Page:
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Ross, James, 1830-1884 / Wisconsin and her resources for remunerating capital and supporting labor
(1871)

Wisconsin and her resources,   pp. [5]-16 PDF (2.7 MB)


Page 14


14
tions with a capital of millions backing it, insuring its speedy
completion, the great thoroughfares of the South and East are
already seeking connection with its eastern terminus. The Illi-
nois Central, the Chicago and Northwestern, the Milwaukee and
St. Paul, the Michigan Central, the Grand Trunk, and many other
railways, are ready to stretch their iron arms in this direction.
to reach the eastern terminus of the Northern Pacific, they must
pass through this region. The location, resources and advanta-
ges of Marathon and of all Central and Northern Wisconsin are
such that they will necessarily reap vast benefits from any of
these lines, when they penetrate this region on their way to join
the great northern artery of commerce. The mineral regions
north contain the richest deposits of iron, silver and copper,
while the magnificent hard timber, such as oak, butternut, ash
and maple, will induce the establishment of manufactories like
those of Appleton and the cities of the lakes.
  The water powers on all the rivers and streams are plenty and
available, but few are more important than that of the Fox river,
between Lake Winnebago and Green Bay, where there is a fall
of 170 feet, easily improved, in a distance of thirty-eight miles.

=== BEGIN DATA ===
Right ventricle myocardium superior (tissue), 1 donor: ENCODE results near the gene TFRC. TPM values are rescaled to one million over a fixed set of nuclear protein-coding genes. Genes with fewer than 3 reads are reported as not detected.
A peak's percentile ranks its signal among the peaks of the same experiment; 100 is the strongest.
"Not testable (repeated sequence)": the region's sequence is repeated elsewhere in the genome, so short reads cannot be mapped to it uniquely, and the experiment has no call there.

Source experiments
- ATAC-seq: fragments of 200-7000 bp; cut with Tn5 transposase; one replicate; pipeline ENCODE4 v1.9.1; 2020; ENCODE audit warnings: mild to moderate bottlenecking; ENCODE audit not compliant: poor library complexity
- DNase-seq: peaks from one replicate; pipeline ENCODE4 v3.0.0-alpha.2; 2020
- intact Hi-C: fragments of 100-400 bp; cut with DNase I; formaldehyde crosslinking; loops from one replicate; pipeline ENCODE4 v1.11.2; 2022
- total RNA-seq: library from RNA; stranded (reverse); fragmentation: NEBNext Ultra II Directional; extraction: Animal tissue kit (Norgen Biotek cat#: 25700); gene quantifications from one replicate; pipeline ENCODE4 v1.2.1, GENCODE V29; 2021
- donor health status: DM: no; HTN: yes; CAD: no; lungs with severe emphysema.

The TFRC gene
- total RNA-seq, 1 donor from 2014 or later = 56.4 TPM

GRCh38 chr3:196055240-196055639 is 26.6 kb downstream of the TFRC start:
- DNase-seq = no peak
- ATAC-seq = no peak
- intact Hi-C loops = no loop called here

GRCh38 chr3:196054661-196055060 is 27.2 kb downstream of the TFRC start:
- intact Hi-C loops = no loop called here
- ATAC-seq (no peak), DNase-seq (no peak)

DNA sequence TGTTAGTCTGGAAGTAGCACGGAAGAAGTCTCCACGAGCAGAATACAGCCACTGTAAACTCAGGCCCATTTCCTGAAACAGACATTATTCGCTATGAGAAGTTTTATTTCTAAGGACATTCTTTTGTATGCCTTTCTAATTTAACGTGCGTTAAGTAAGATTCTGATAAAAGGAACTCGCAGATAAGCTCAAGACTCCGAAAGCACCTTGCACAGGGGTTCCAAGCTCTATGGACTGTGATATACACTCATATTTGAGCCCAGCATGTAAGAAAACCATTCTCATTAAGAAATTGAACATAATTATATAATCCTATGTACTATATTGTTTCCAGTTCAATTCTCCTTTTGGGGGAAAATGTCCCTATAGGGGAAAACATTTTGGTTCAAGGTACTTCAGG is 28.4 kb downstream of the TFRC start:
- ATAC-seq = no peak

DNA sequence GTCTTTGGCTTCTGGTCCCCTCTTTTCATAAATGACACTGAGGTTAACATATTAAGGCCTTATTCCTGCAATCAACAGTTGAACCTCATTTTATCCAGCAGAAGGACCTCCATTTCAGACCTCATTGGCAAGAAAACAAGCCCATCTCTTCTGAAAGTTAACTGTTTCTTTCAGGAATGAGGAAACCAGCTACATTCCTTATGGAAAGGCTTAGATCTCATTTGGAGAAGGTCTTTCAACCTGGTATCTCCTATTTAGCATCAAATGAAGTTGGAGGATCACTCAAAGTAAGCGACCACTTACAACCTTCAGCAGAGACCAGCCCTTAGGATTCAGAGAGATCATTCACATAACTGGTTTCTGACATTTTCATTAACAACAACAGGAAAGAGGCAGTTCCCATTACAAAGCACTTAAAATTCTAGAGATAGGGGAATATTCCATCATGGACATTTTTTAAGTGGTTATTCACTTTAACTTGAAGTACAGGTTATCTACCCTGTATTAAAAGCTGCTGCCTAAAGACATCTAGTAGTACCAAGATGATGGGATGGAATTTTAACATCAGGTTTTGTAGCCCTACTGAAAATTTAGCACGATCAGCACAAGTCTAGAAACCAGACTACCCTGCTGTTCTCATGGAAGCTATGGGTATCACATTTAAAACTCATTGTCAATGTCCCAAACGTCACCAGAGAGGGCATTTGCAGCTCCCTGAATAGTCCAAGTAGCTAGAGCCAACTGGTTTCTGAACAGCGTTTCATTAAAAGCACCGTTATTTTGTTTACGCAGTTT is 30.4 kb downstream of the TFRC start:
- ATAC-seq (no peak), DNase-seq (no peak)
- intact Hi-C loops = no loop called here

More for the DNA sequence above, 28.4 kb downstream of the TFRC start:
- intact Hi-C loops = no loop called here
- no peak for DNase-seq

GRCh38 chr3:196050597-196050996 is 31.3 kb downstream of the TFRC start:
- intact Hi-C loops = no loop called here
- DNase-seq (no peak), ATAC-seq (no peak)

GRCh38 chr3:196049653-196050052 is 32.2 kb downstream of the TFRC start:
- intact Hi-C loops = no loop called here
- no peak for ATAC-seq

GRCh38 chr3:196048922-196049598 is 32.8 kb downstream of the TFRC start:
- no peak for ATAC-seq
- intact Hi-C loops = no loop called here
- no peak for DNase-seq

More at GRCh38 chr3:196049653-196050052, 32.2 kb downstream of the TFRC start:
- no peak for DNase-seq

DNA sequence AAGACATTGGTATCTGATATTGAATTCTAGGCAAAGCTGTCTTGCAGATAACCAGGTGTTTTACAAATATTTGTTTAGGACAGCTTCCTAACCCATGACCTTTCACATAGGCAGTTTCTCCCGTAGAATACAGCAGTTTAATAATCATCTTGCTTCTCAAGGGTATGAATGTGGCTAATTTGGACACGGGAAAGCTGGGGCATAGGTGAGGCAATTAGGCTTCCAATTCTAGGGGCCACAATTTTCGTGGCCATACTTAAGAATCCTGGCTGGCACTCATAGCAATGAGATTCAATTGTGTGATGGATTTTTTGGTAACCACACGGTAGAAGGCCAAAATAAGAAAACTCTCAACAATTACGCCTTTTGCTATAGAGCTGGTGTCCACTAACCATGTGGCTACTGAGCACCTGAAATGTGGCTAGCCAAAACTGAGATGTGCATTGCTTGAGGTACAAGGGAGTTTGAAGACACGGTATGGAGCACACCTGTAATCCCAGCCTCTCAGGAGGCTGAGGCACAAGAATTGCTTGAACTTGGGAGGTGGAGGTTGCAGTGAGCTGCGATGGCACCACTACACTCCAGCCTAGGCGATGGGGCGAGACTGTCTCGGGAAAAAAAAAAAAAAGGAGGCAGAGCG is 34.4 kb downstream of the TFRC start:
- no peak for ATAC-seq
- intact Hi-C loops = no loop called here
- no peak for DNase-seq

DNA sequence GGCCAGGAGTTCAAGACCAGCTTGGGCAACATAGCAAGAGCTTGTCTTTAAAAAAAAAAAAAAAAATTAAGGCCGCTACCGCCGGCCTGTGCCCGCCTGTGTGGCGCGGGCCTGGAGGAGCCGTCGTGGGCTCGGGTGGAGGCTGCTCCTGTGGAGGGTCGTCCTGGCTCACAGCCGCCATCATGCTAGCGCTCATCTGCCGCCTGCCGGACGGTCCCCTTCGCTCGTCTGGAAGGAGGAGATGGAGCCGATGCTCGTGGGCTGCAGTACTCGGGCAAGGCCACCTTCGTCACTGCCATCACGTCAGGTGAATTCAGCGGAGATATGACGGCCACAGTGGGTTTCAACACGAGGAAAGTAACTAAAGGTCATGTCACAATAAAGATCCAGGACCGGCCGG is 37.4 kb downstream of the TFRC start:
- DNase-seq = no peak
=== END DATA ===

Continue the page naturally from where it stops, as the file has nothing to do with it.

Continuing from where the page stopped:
The discharge of water, when the river is at a low stage is 23,-
206 cubic feet per second, equivalent in the aggregate fall to the
power of 448,300 horses. This water power is already much
improved, especially at Menasha, Appleton and Depere.
  There are lakes from twenty to thirty miles in extent in the
interior of the State; the greatest number of the small ones be-
ing near the sources of the Chippewa and St. Croix rivers.
  The unrivaled timber wealth of the extreme northern counties
is not their only resource. They possess another resource, that
recent developments conclusively prove will be even more
valuable than the timber or agricultural one. This is found in
the immense deposits of iron ore that have been discovered.
One of these, partly in Ashland and partly in Marathon county,
is judged by experts to be the largest and most valuable in the
world and as being calculated to supply an exhaustless quantity
of the best charcoal iron, which, in the various operations of
iron manufacture, ranks first in quality and essential charac-


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